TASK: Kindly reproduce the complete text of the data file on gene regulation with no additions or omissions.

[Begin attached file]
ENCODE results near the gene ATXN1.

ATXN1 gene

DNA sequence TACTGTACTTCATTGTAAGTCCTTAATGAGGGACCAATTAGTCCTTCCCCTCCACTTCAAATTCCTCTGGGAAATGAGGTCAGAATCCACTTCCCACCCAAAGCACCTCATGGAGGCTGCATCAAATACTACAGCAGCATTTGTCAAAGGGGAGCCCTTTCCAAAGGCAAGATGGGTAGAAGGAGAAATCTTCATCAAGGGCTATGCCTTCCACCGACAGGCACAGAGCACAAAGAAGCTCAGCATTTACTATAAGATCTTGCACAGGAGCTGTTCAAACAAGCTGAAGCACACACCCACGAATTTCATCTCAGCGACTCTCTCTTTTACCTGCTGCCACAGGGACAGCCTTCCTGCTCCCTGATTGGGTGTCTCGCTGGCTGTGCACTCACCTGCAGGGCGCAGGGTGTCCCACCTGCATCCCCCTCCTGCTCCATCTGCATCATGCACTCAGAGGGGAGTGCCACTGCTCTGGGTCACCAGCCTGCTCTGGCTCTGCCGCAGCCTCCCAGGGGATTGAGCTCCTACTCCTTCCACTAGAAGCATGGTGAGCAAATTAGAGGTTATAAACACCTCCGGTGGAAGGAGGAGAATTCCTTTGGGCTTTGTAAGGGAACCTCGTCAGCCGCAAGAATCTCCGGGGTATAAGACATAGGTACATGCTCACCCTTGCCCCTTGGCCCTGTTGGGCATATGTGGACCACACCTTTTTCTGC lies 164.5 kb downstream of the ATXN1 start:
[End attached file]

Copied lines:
ENCODE results near the gene ATXN1.

ATXN1 gene

DNA sequence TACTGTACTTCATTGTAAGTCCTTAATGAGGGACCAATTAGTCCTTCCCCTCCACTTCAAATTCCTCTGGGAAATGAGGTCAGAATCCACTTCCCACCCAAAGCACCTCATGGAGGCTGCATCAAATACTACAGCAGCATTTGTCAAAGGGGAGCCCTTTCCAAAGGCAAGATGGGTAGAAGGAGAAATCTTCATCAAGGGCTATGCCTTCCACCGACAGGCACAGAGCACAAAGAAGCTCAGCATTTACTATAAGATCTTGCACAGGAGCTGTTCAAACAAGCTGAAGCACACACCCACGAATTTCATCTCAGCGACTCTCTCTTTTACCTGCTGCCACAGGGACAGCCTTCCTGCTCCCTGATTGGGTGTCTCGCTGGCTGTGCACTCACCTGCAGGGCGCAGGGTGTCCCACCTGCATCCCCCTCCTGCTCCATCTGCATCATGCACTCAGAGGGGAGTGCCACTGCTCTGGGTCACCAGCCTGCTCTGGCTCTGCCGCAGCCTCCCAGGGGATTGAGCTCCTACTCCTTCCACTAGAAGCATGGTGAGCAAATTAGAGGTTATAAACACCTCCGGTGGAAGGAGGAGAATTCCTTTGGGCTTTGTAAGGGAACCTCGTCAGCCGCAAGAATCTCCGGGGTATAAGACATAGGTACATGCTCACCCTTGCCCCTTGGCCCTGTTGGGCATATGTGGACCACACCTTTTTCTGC lies 164.5 kb downstream of the ATXN1 start: